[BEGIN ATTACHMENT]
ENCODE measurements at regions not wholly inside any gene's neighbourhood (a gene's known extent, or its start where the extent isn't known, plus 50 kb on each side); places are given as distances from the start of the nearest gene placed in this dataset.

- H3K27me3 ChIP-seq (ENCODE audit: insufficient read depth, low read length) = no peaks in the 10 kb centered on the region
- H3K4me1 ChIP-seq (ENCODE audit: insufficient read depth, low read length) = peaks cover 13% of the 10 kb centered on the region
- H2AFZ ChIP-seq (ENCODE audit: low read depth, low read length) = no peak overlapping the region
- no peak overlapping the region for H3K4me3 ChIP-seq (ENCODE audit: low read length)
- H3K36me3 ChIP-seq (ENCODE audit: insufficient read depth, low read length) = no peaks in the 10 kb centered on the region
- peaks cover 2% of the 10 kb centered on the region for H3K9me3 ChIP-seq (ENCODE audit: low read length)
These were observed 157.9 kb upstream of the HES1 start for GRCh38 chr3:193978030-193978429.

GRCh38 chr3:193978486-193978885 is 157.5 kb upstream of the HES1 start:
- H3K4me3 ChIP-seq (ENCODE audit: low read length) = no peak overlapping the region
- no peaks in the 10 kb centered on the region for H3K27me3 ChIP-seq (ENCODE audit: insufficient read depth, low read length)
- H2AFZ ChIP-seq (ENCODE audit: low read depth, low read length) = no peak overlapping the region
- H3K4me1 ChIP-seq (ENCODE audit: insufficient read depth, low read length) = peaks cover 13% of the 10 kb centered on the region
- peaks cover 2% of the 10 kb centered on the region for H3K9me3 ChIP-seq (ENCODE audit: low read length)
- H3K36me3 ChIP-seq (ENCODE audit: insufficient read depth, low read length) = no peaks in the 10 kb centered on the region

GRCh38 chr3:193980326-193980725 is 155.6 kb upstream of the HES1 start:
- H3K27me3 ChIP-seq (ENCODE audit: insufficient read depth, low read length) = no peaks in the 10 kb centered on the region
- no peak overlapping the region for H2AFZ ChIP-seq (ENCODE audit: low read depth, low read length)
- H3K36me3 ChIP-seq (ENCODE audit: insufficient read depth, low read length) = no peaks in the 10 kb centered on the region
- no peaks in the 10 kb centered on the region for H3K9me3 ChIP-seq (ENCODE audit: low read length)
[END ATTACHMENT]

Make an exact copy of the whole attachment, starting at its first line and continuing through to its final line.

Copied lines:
ENCODE measurements at regions not wholly inside any gene's neighbourhood (a gene's known extent, or its start where the extent isn't known, plus 50 kb on each side); places are given as distances from the start of the nearest gene placed in this dataset.

- H3K27me3 ChIP-seq (ENCODE audit: insufficient read depth, low read length) = no peaks in the 10 kb centered on the region
- H3K4me1 ChIP-seq (ENCODE audit: insufficient read depth, low read length) = peaks cover 13% of the 10 kb centered on the region
- H2AFZ ChIP-seq (ENCODE audit: low read depth, low read length) = no peak overlapping the region
- no peak overlapping the region for H3K4me3 ChIP-seq (ENCODE audit: low read length)
- H3K36me3 ChIP-seq (ENCODE audit: insufficient read depth, low read length) = no peaks in the 10 kb centered on the region
- peaks cover 2% of the 10 kb centered on the region for H3K9me3 ChIP-seq (ENCODE audit: low read length)
These were observed 157.9 kb upstream of the HES1 start for GRCh38 chr3:193978030-193978429.

GRCh38 chr3:193978486-193978885 is 157.5 kb upstream of the HES1 start:
- H3K4me3 ChIP-seq (ENCODE audit: low read length) = no peak overlapping the region
- no peaks in the 10 kb centered on the region for H3K27me3 ChIP-seq (ENCODE audit: insufficient read depth, low read length)
- H2AFZ ChIP-seq (ENCODE audit: low read depth, low read length) = no peak overlapping the region
- H3K4me1 ChIP-seq (ENCODE audit: insufficient read depth, low read length) = peaks cover 13% of the 10 kb centered on the region
- peaks cover 2% of the 10 kb centered on the region for H3K9me3 ChIP-seq (ENCODE audit: low read length)
- H3K36me3 ChIP-seq (ENCODE audit: insufficient read depth, low read length) = no peaks in the 10 kb centered on the region

GRCh38 chr3:193980326-193980725 is 155.6 kb upstream of the HES1 start:
- H3K27me3 ChIP-seq (ENCODE audit: insufficient read depth, low read length) = no peaks in the 10 kb centered on the region
- no peak overlapping the region for H2AFZ ChIP-seq (ENCODE audit: low read depth, low read length)
- H3K36me3 ChIP-seq (ENCODE audit: insufficient read depth, low read length) = no peaks in the 10 kb centered on the region
- no peaks in the 10 kb centered on the region for H3K9me3 ChIP-seq (ENCODE audit: low read length)